Mexico: Government strategy on violence continues to face challenges, including limited media coverage
In Mexico in response to last month’s social mobilization against macho violence, the government of Mexico City launched a ‘30-100’ strategy, under which the local government is committing to act on harassment, abuse and violence in public spaces and transportation. According to the Local Institute of Women and the mayor’s office, the strategy has many actions divided in two major phases: actions that fall under immediate measures, and others that need further planning or that require legal change. On Wednesday May 25th, the local government presented the first report after 30 days of the strategy’s implementation. However, even though the event to present the report included four speakers including three women (Teresa Incháustegui-Head of the Local Institute of Women, Ximena Andion- Executive Director of the Instituto de Liderazgo Simone de Beauvoir (ILSB), Ana Güezmes- UN Women Mexico Representative and Miguel Ángel Mancera - Mayor of Mexico City), the press just took one last bit from what the only man (the Mayor) in the panel said. The event was also by-invitation only.
The 30-100 strategy does not propose any structural changes, and includes some limited actions such as distributing whistles to women to alert police and others of violence/assault further putting the responsibility on women to protect themselves from sexual harassment and violence. Given the shortsighted measures, the government for sure will continue to face many challenges in addressing violence and engaging better with civil society and the strategy will need to be strengthened with more proactive measures. However, the way the press is portraying the strategy is also not a fair reflection of it and the work the mayor, the Local Institute of Women and UN Women are doing on this issue-the media will also need to play a more constructive role in engaging the key players on this work.
On May 17th, news broke that one of the 218 missing Chibok girls had been found. Many individuals including those involved in the #BringBackOurGirls campaign, had feared that none of the girls would ever be found. In the midst of the excitement expressed by representatives of government, civil society organizations and the media, very few stopped to think if all the attention and publicity is in the girl’s best interest. The pictures of Amina, the 19 year-old girl and her 4-month old baby were all over local and international media outlets. The result of her medical examinations reported in several newspaper articles. She seemed to be dragged from one place to another, questioned about her experiences over and over again, with very little time to process the fact that she is free or can finally go home to her family.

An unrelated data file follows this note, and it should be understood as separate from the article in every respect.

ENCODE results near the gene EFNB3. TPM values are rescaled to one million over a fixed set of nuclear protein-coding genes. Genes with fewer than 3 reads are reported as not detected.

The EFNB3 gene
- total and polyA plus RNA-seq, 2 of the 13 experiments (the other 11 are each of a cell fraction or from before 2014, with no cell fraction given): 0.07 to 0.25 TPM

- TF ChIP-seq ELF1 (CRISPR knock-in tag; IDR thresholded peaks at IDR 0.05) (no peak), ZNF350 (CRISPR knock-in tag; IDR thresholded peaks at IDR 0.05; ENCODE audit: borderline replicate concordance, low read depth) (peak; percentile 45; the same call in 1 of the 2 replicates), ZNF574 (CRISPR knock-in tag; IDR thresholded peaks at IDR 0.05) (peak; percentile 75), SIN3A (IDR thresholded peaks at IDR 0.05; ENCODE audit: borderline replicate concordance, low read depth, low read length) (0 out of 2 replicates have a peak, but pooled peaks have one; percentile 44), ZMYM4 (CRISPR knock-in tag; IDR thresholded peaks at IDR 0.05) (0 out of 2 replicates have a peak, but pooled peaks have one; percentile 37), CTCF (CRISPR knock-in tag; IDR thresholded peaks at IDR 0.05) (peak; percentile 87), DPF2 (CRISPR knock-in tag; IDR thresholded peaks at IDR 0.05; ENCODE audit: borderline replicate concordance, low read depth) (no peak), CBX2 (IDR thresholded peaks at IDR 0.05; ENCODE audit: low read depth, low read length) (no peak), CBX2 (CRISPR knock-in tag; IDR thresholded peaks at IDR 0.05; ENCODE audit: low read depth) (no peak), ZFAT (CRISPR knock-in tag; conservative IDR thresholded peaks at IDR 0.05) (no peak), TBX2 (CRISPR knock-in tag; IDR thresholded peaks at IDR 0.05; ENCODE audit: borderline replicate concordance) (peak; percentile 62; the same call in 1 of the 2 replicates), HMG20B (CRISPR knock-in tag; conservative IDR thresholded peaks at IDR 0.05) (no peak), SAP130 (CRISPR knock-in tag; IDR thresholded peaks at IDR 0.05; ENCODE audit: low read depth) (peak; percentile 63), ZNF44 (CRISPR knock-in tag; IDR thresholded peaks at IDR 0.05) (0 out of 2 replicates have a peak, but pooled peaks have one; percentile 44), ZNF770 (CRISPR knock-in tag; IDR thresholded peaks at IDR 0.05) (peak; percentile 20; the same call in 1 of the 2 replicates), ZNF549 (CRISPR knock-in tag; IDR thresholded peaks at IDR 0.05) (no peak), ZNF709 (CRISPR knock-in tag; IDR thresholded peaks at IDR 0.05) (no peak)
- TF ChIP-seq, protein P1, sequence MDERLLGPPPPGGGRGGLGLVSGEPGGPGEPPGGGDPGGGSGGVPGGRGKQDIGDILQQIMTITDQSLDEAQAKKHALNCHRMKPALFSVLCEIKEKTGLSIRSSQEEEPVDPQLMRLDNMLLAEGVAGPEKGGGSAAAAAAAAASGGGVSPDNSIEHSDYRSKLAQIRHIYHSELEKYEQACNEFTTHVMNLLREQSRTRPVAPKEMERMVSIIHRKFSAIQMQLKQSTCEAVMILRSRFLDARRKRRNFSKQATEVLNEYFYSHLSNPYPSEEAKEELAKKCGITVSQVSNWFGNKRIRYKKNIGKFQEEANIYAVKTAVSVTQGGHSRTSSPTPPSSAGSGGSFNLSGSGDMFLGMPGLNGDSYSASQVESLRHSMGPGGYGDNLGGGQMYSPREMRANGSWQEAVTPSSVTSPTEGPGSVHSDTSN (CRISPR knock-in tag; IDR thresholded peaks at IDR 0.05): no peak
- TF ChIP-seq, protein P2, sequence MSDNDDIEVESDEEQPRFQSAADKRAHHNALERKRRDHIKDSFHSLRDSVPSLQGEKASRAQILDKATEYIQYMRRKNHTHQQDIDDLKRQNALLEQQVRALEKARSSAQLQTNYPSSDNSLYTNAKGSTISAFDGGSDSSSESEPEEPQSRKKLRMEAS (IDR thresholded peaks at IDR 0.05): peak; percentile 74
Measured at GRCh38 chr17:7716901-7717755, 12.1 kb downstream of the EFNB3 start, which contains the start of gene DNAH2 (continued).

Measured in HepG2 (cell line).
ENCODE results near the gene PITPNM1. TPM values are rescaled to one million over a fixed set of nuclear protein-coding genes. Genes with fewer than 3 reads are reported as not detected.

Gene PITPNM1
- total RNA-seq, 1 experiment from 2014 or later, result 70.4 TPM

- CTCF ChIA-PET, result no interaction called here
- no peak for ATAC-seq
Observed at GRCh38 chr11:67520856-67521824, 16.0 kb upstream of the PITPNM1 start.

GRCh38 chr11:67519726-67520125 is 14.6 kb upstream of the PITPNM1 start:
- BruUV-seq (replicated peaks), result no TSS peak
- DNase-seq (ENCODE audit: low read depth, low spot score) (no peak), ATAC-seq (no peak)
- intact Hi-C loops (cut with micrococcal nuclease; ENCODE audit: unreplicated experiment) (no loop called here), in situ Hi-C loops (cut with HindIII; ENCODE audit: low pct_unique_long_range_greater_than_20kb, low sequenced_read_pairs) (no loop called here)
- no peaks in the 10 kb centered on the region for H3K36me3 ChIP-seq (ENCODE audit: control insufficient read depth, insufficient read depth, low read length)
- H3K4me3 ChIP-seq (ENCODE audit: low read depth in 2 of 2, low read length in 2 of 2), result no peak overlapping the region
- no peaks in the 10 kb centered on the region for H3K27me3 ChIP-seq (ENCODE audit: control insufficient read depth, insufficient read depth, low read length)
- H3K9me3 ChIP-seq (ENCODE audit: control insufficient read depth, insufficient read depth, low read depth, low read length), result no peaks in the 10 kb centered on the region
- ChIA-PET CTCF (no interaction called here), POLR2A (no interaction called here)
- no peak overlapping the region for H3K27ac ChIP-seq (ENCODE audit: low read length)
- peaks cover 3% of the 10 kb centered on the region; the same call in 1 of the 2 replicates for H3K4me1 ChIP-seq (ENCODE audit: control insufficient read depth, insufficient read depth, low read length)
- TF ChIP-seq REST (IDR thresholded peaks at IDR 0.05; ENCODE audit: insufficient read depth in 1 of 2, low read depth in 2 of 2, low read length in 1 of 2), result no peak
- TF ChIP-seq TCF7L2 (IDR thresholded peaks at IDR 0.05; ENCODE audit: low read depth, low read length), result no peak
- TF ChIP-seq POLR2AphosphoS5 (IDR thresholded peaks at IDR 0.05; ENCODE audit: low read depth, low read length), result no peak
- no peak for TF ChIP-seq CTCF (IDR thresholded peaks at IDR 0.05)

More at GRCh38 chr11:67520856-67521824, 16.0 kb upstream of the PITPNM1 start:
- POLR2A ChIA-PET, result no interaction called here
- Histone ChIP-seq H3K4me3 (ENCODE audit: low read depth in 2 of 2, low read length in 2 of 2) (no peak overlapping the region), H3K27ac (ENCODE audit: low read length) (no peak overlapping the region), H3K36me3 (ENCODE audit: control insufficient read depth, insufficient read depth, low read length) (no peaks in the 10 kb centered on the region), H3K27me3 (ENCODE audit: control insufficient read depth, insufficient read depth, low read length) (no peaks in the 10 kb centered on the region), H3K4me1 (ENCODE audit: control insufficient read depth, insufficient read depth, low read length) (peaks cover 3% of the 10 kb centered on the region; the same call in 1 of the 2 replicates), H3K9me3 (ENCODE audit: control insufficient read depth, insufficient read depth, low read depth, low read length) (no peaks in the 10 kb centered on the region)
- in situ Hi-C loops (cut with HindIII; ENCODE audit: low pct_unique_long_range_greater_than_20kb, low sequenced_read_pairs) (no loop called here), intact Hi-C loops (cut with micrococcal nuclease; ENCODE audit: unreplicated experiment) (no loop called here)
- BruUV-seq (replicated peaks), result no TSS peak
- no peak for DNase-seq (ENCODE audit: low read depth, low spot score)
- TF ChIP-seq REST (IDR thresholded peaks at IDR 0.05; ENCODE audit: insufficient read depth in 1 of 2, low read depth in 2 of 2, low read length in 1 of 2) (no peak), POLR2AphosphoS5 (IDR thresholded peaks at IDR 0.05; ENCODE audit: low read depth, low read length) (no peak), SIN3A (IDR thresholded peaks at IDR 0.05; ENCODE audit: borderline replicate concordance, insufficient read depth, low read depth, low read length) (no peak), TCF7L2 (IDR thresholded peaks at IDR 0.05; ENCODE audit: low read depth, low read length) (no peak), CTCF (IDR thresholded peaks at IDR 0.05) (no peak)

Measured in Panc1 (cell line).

The general public, including the Nigerian president and his wife seemed to be concerned with her right to education, right to health services, including psychosocial support but not her right to privacy. A few feminists raised concerns on social media, "...The biggest crime in Nigeria is being poor….you…can't afford privacy or dignity" (Saratu Abiola). Bisi Fayemi also added: “she needs privacy now & not endless media exposure #Aminaneedstoheal #Aminaneedsprivacy". One can only wonder if the survivors in these circumstances were older or different gender or economic status, would they have to endure the trauma and violations of their rights to privacy?
This is becoming a trend, as 14 year-old, Ese O. faced a similar situation. When she was found, instead of taking her home to her parents, she was taken to Abuja for media briefings. It was during this process that her medical records were accessed and the fact that she was pregnant was revealed to the public. Releasing her medical records will likely limit her choices of terminating her pregnancy due to the risk of facing legal charges and social stigma surrounding abortion.
On May 22nd, 2016, Alisha, a coordinator for Trans Action Alliance (TAA) was shot several times in the northern city of Peshawar. The circumstances surrounding her murder are still unknown as some reports have claimed that she was attacked by a criminal gang that extorts money from the transgender community while in other reports, she was said to be shot by an angry customer. Regardless of the details, Alisha’s shooting is the 5th direct attack on the transgender community since the beginning of 2016 and 45th in the past two years.